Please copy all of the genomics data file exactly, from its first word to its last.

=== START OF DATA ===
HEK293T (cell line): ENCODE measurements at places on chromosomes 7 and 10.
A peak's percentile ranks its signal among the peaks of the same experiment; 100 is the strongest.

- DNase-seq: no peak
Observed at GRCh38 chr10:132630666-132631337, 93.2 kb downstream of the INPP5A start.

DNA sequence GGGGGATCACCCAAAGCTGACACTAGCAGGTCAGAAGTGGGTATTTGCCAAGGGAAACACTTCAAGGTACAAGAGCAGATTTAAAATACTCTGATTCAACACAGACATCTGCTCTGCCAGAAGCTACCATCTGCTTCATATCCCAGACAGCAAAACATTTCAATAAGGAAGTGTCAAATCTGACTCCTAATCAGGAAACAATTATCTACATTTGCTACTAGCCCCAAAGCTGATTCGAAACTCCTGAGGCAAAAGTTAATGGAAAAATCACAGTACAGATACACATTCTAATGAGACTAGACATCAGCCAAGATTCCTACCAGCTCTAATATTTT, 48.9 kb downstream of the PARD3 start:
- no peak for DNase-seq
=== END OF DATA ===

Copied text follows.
HEK293T (cell line): ENCODE measurements at places on chromosomes 7 and 10.
A peak's percentile ranks its signal among the peaks of the same experiment; 100 is the strongest.

- DNase-seq: no peak
Observed at GRCh38 chr10:132630666-132631337, 93.2 kb downstream of the INPP5A start.

DNA sequence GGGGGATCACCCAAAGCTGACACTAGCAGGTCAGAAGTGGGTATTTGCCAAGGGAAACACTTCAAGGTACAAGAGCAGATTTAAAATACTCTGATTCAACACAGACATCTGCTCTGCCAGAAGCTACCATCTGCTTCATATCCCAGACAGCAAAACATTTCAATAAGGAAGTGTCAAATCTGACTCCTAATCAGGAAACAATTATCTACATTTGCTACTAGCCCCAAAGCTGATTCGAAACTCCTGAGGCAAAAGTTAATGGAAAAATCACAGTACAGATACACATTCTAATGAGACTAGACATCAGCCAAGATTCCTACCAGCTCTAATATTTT, 48.9 kb downstream of the PARD3 start:
- no peak for DNase-seq